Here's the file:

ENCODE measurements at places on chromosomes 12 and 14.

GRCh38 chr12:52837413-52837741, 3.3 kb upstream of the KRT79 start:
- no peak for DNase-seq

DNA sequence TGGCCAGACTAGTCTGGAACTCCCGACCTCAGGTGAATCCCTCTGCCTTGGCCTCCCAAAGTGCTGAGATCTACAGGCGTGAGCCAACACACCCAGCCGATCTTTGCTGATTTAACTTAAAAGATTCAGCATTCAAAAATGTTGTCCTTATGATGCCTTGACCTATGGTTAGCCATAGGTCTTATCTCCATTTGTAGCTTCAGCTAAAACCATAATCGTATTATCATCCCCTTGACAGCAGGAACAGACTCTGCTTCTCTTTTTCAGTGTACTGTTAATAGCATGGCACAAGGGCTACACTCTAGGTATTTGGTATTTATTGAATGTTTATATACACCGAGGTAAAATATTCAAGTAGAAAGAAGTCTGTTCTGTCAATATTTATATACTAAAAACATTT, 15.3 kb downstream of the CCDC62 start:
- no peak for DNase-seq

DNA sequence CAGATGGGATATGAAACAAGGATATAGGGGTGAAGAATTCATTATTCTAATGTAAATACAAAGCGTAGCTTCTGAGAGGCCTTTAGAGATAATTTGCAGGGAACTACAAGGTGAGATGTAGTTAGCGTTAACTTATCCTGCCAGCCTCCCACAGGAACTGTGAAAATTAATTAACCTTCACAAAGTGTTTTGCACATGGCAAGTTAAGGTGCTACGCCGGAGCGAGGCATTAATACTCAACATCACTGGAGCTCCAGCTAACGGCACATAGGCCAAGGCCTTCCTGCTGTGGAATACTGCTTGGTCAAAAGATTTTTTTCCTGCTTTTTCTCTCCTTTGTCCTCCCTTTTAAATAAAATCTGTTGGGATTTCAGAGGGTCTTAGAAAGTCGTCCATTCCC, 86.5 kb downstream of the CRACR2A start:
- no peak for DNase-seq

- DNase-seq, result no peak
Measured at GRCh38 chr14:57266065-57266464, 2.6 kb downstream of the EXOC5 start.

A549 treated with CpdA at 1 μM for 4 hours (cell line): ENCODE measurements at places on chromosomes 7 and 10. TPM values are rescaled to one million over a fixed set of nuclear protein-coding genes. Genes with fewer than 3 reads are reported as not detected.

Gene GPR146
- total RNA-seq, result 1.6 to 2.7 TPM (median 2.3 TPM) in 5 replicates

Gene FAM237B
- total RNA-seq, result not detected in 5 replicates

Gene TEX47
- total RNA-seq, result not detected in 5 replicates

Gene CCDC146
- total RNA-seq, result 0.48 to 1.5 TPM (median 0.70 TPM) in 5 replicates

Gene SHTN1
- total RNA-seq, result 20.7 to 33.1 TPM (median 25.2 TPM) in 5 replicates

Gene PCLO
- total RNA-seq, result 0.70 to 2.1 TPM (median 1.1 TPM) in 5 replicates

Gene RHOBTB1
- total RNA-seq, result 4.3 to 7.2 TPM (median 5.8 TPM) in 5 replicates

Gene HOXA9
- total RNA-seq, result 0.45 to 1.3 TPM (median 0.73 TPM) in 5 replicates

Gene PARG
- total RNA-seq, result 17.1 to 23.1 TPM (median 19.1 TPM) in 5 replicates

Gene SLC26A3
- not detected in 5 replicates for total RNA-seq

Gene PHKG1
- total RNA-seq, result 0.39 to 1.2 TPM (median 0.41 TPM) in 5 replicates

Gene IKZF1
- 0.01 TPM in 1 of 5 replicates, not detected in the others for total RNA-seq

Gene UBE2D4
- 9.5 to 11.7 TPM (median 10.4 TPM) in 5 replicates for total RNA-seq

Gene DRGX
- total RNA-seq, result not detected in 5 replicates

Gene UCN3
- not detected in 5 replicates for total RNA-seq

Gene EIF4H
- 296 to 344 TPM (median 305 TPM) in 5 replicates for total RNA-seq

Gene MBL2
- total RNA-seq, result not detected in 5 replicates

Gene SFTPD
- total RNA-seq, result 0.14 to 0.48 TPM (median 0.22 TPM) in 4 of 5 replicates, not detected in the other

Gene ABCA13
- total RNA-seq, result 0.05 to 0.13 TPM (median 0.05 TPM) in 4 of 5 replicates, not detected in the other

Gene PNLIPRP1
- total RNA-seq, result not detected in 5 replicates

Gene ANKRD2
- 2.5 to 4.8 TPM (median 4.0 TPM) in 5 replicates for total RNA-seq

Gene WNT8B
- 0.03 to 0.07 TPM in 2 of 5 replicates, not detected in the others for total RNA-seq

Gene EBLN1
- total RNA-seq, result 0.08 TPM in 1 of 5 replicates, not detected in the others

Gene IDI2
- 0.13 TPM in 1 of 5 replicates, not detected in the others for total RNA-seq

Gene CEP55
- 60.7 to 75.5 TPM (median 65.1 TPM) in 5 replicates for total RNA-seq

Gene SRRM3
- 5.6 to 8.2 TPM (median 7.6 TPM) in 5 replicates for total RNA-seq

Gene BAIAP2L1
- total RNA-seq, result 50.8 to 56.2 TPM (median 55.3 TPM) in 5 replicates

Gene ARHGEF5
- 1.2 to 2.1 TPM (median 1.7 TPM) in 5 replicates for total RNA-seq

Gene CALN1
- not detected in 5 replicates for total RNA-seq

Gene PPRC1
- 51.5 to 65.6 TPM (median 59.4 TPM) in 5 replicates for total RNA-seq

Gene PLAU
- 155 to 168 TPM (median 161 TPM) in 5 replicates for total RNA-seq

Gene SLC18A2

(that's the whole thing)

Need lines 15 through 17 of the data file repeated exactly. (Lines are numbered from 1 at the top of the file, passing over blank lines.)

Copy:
Gene TEX47
- total RNA-seq, result not detected in 5 replicates

Gene CCDC146